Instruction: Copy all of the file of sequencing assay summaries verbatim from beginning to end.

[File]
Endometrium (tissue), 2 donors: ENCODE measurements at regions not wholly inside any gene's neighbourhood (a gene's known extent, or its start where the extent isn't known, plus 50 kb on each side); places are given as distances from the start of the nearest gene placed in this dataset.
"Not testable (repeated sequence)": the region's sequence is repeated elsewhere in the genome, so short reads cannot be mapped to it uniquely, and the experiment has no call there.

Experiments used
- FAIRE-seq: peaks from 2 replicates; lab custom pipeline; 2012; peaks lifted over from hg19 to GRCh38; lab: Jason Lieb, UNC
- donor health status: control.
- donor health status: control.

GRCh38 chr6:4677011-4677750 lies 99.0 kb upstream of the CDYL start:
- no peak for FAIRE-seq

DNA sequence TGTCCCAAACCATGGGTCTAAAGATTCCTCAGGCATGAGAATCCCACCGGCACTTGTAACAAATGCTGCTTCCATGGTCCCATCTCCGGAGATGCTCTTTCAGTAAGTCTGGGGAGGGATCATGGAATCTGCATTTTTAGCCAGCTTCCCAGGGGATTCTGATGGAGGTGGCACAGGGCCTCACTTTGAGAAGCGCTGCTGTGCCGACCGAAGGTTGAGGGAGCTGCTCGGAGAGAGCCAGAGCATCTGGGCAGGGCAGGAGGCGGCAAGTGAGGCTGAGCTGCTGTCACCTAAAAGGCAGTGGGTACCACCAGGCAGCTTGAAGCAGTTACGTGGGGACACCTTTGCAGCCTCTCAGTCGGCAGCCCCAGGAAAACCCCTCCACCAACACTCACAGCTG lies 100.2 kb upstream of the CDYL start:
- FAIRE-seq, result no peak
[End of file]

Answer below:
Endometrium (tissue), 2 donors: ENCODE measurements at regions not wholly inside any gene's neighbourhood (a gene's known extent, or its start where the extent isn't known, plus 50 kb on each side); places are given as distances from the start of the nearest gene placed in this dataset.
"Not testable (repeated sequence)": the region's sequence is repeated elsewhere in the genome, so short reads cannot be mapped to it uniquely, and the experiment has no call there.

Experiments used
- FAIRE-seq: peaks from 2 replicates; lab custom pipeline; 2012; peaks lifted over from hg19 to GRCh38; lab: Jason Lieb, UNC
- donor health status: control.
- donor health status: control.

GRCh38 chr6:4677011-4677750 lies 99.0 kb upstream of the CDYL start:
- no peak for FAIRE-seq

DNA sequence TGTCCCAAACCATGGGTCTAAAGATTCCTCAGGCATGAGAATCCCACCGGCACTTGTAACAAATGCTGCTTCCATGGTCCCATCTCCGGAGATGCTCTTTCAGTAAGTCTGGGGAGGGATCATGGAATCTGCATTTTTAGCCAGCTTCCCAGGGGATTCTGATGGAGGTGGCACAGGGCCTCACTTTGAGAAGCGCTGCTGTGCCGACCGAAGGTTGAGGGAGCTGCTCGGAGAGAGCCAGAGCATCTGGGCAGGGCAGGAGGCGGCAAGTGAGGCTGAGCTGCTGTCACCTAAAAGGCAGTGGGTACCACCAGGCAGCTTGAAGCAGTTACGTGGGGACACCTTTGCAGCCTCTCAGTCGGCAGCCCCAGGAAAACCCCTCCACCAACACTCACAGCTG lies 100.2 kb upstream of the CDYL start:
- FAIRE-seq, result no peak